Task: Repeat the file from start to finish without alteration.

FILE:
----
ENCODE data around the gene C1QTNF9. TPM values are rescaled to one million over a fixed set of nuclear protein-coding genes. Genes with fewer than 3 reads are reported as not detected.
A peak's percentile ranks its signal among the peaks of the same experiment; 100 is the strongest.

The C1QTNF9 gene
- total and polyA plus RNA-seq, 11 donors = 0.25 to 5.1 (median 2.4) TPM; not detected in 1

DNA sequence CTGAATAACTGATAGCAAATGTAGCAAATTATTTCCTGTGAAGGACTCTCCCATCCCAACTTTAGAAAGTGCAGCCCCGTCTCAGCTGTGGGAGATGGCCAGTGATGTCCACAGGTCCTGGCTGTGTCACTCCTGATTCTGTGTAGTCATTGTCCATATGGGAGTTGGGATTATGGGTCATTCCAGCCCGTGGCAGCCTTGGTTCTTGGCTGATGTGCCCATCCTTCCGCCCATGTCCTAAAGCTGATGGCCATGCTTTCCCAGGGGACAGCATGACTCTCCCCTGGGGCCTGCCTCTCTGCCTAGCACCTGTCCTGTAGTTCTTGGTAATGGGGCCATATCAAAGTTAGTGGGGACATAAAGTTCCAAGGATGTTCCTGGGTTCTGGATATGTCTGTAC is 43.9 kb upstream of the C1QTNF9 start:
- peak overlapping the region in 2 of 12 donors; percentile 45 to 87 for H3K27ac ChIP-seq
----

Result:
ENCODE data around the gene C1QTNF9. TPM values are rescaled to one million over a fixed set of nuclear protein-coding genes. Genes with fewer than 3 reads are reported as not detected.
A peak's percentile ranks its signal among the peaks of the same experiment; 100 is the strongest.

The C1QTNF9 gene
- total and polyA plus RNA-seq, 11 donors = 0.25 to 5.1 (median 2.4) TPM; not detected in 1

DNA sequence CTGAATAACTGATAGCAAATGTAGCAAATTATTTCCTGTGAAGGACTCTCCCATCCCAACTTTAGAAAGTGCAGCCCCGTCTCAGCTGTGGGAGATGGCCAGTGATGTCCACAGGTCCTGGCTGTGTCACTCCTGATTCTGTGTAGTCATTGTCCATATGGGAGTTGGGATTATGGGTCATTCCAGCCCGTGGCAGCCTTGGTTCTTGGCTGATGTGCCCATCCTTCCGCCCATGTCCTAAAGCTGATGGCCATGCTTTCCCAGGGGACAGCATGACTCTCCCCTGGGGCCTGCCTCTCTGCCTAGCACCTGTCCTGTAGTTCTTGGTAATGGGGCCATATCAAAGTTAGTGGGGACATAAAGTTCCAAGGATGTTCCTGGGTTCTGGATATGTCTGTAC is 43.9 kb upstream of the C1QTNF9 start:
- peak overlapping the region in 2 of 12 donors; percentile 45 to 87 for H3K27ac ChIP-seq